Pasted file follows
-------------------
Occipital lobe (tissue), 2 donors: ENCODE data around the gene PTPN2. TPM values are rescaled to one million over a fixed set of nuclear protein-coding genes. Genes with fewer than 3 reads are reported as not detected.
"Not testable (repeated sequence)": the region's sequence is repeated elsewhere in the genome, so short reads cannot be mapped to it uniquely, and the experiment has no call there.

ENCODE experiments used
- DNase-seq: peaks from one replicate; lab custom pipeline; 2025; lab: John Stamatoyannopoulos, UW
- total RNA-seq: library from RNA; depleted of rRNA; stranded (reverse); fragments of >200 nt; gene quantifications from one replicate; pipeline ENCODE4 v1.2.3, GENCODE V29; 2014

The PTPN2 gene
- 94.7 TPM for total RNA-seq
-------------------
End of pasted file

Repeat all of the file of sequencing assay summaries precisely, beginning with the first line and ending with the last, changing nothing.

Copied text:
Occipital lobe (tissue), 2 donors: ENCODE data around the gene PTPN2. TPM values are rescaled to one million over a fixed set of nuclear protein-coding genes. Genes with fewer than 3 reads are reported as not detected.
"Not testable (repeated sequence)": the region's sequence is repeated elsewhere in the genome, so short reads cannot be mapped to it uniquely, and the experiment has no call there.

ENCODE experiments used
- DNase-seq: peaks from one replicate; lab custom pipeline; 2025; lab: John Stamatoyannopoulos, UW
- total RNA-seq: library from RNA; depleted of rRNA; stranded (reverse); fragments of >200 nt; gene quantifications from one replicate; pipeline ENCODE4 v1.2.3, GENCODE V29; 2014

The PTPN2 gene
- 94.7 TPM for total RNA-seq